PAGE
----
I've made plenty of interior doors, but stayed away from exterior for many reasons. First I'll be making a new entry door for my own house - I figure it's the best place for a test door. I'll be for the most part copying the existing design, but modernizing it to add some insulation. Tired of the drafts!
The door is a Craftsman style with tall vertical panels on the bottom and an 8 lite section at the top. The individual lites are quite small at roughly 5" x 6" or so. I'm guessing it would make the most sense to use a single insulated glass pane and build a grill for the inside, right? I'm not even sure if they make insulated glass panels that small?
What do you recommend for weatherproofing seals?
(Architectural Woodworking Forum)
From contributor D:
It'll be tough to temper those small openings - you'll most likely be asked if laminated is okay. Very small insulated glass units are stiff, and the volume of air between the panels expands and contracts greatly, and even more so if those muntin bars are stained dark and in the sun. This will eventually make the swiggle walk. On larger units the panes themselves flex in and out with the pressure difference. Single panes of course won't have this issue, but then you won't have the R factor of insulated glass. Our rule of thumb for tempering is roughly "can you put your fist through the opening?" Technically yours barely fits that rule, but for a single order with a guy cussing and cracking fifteen little pieces of glass to make one unit that small, I doubt anyone will want to take the order. Maybe if you made it worth their while, I don't know.
The biggest cause for failure in IGU is improper installation and blocking. As mentioned, the pressure buildup and small sizes make things difficult. The small producer not making IGU in-house is further handicapped. Another thing most shops don't consider is the condensation and leaking you get from the IGU and where it seals against the sash. This is more a concern with windows and bad exposure doors. We have drainage slots built into our window tooling to deal with this. SDL will give a higher R and U value and more resistance to water penetration in exterior applications along with easier glass replacement if done right.
We make the outside like a true divided light coped and doweled into the door using hard, rot resistant dowels. We have split door tooling with 5 profile choices that goes from 45mm thick up to 78 mm thick, so this is easy for us. The grill is made using the same cutters. We just set up a Hoffman dovetail router to connect the bars. I would just figure out a system that works with your tooling and joinery methods.
The last picture is an interior sliding shoji door that received etched glass. Those are thin TDLs coped and joined with dowels. The glass was coated with a film to meet code. That works well with art glass.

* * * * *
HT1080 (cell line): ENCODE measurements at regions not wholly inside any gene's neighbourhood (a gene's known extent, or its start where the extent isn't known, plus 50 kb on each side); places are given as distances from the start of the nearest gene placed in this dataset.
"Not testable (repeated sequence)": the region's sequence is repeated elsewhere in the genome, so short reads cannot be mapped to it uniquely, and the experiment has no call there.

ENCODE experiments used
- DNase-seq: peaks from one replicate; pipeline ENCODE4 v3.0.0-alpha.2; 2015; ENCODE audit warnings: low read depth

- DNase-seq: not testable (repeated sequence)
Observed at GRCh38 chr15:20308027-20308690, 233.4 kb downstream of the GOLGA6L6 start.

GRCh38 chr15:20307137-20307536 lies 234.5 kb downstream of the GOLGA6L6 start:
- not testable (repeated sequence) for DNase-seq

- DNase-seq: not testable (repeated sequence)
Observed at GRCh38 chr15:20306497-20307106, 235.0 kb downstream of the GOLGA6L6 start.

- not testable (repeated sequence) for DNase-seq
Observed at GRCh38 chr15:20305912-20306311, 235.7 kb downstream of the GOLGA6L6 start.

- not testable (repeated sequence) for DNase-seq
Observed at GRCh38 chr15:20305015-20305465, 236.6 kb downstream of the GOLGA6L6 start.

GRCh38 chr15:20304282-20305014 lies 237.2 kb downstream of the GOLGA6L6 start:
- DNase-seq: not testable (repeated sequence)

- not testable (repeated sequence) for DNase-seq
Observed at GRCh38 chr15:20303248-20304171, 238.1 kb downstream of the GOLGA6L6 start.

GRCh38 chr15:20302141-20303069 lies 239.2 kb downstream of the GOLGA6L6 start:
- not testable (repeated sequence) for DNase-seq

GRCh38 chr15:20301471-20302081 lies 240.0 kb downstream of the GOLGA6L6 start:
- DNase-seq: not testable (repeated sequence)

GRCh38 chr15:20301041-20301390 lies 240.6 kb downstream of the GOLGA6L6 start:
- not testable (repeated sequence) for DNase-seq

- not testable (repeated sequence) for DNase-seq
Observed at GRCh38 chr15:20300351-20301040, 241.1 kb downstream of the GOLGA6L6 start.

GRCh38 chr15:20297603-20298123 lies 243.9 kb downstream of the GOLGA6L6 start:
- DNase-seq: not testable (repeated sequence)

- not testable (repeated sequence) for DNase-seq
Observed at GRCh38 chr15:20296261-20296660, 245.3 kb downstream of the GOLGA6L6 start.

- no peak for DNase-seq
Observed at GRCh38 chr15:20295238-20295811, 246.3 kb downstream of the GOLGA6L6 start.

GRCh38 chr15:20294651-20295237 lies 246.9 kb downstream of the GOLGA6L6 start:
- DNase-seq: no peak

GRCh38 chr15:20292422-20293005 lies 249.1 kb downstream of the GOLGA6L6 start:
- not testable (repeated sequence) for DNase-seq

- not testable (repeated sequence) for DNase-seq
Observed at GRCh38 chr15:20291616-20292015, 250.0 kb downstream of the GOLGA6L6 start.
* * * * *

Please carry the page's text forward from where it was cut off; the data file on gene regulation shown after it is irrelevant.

Maybe I'll forgo the energy savings of the insulated glass and just recreate the door with true divided lites. I should still be ahead of the game by having the raised panels insulated, and by having a much better fitting and weather sealed door. Plus I'll be able to insulate between the jamb and the framing. Not to mention that currently there are gaps where you can easily insert a finger between door and jamb! It's really only a very small amount of glass area at the top anyway, so maybe it's okay to lose a small amount of R value to preserve the aesthetics... Or am I nuts?
The glass section is over 5' off the floor. Would it still have to be laminated or safety glass? I'd prefer to use an antique glass if I could.
The door itself will be painted a light color to retain its original look. It is also underneath a small porch roof so is not generally exposed to rain, snow, etc. except for the occasional Nor-Easter which doesn't care about overhangs.
Building codes require tempered or safety (laminated) glass in exterior doors and sidelights. Transoms can be regular annealed.
Weather stripping in my mind is broken down into a couple groups - new technology and old school. New tech is the snap-in Q-Lon type weather stripping with an adjustable aluminum threshold. This approach is definitely the easiest, works adequately, and is readily available. Old school is spring bronze or interlock on the jambs and an interlock threshold. This approach is more difficult to install and usually means some hand fitting of the door because there is very little margin for error, particularly on the threshold. This type of weather stripping is almost an art form and the products, while still available, are getting harder to find. Have fun with it.